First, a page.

Love is patient.
1 Corinthians 13:4
Confession: whenever I see my son’s Legos on the floor I have the urge to step on them and crush them underfoot just to make the point that he needs to pick up his toys. I’m pretty sure that’s terrible parenting, but the thought goes through my head. Every. Single. Time.
Is my 10 year-old son old enough to take responsibility for his own toys? Of course he is. It’s just that angrily destroying his belongings isn’t the best way to instill a greater sense of responsibility in him.
There’s a term for behaviors like crushing Legos just to teach a lesson. It’s called being “passive-aggressive” which basically means you don’t address the person or problem directly, but you do or say something indirect that undermines the person or situation.
Passive-aggressive behavior is never a good idea in any relationship–parenting included. Here’s why:
- It isn’t actually addressing the problem in a way that is likely to get the desired result.
- Quite often, it is so subtle as to get no result.
- In many cases passive-aggressive behavior makes the situation worse.
- It just isn’t nice.
So, if it is such a bad idea, then why do I want so badly to crush those crazy bricks to bits? Well, honestly, because it is easier to avoid addressing it head on. Because really, the problem is bigger than just a few Legos left out.
You know the old adage, “a place for everything and everything in its place”? Well, there isn’t actually a place for everything–let alone all the Legos–in our home.
There are a lot of reasons why there isn’t a place for all the Legos.
- My son’s room is still half-filled with boxes from our move two years ago.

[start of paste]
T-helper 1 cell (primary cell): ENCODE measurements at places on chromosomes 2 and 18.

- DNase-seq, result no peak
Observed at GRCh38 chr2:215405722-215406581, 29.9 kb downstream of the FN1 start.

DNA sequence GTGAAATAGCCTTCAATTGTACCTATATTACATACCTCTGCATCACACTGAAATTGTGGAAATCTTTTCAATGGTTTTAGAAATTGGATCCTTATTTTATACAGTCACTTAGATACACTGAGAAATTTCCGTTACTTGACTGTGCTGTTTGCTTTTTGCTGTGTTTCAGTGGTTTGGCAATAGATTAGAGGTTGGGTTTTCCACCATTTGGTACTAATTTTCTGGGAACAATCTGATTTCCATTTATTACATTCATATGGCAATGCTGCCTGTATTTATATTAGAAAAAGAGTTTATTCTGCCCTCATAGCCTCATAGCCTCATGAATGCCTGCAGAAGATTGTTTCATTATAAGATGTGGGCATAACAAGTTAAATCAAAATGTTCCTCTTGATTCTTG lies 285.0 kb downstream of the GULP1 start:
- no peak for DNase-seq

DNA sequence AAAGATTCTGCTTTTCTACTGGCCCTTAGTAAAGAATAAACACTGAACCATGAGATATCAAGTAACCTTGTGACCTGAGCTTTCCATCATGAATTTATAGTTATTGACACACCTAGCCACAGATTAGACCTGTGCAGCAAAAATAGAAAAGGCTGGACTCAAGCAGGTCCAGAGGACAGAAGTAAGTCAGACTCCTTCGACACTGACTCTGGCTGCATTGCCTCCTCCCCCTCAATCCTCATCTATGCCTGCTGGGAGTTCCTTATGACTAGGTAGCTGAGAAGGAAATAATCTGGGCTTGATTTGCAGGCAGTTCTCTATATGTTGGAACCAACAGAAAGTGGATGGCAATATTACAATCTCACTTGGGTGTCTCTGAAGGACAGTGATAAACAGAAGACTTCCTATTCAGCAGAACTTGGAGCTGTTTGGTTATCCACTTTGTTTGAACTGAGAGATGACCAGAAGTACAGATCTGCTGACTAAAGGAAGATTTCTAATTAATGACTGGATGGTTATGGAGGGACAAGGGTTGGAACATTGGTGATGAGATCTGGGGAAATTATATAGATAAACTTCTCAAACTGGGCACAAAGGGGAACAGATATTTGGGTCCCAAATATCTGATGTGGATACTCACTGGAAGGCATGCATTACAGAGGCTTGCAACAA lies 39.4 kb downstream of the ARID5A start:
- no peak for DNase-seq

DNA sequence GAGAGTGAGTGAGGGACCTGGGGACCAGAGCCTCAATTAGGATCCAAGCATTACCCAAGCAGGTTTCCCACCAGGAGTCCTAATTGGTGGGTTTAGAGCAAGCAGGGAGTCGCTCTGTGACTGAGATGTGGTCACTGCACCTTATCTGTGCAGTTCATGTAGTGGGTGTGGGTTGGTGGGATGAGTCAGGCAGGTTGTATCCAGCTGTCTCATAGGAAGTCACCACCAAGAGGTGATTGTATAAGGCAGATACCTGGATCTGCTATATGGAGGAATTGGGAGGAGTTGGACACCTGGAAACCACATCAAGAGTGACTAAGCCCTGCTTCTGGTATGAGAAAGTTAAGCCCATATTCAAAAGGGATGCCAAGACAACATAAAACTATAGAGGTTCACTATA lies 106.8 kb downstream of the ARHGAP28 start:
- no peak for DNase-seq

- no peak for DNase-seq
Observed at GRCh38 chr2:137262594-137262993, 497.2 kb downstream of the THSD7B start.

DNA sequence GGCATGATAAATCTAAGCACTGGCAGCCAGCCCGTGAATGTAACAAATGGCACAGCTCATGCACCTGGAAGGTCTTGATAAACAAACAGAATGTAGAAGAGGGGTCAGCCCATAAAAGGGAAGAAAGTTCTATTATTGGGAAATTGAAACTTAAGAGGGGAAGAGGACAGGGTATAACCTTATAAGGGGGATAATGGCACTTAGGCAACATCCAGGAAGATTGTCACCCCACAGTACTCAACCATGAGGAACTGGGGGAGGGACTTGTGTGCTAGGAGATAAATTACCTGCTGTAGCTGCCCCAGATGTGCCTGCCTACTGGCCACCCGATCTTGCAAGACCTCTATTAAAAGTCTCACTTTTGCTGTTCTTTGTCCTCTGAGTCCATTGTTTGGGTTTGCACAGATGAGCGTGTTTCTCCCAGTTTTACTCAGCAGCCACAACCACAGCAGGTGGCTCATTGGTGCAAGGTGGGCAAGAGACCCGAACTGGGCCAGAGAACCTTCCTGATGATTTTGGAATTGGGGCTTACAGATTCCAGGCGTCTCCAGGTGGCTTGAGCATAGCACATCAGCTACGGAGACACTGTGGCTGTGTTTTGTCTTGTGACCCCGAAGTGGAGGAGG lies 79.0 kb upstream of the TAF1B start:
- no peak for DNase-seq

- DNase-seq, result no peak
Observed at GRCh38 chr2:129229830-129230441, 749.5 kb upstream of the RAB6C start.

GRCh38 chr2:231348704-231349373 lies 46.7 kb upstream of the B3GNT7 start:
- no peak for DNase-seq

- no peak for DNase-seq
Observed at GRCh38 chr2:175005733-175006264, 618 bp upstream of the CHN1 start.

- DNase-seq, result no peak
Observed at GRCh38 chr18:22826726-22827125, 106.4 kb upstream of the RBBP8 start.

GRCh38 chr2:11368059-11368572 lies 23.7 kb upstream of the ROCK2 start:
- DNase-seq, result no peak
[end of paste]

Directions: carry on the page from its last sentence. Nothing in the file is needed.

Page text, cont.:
- It is hard to find good Lego storage methods that work for us.
- My husband and I probably let our son have too many Legos and it is hard to find places for that many.
If you’ll notice, all of those problems are due to factors that are at least in part my responsibility. So, to actually address the Legos left on the floor problem, I would have to take responsibility.
It’s important to me as a parent to own my responsibility in the situation. It would be way easier just to get angry and blame and shame my kid for the problem. But it’s not fair and it’s not nice and it doesn’t solve anything.
I’d love to be able to sit here and tell you that since I know I’m part of the problem, I am going to mend my ways and be part of the solution. But really, really, really, clutter just makes me want to run and hide.
I hope to make progress over time and work with my son to find solutions, but I will be patient with him as I need him to patient with me.
It’s not easy being the grown up.
But I am the adult, I am the parent! I don’t want to be a bad parent, so even if I’m not the best at all the details, I won’t actually crush the Legos when I find them on the floor.
Disclaimer: No Legos were crushed in the digitization of the photograph that appears with this post. It was staged for illustration purposes only.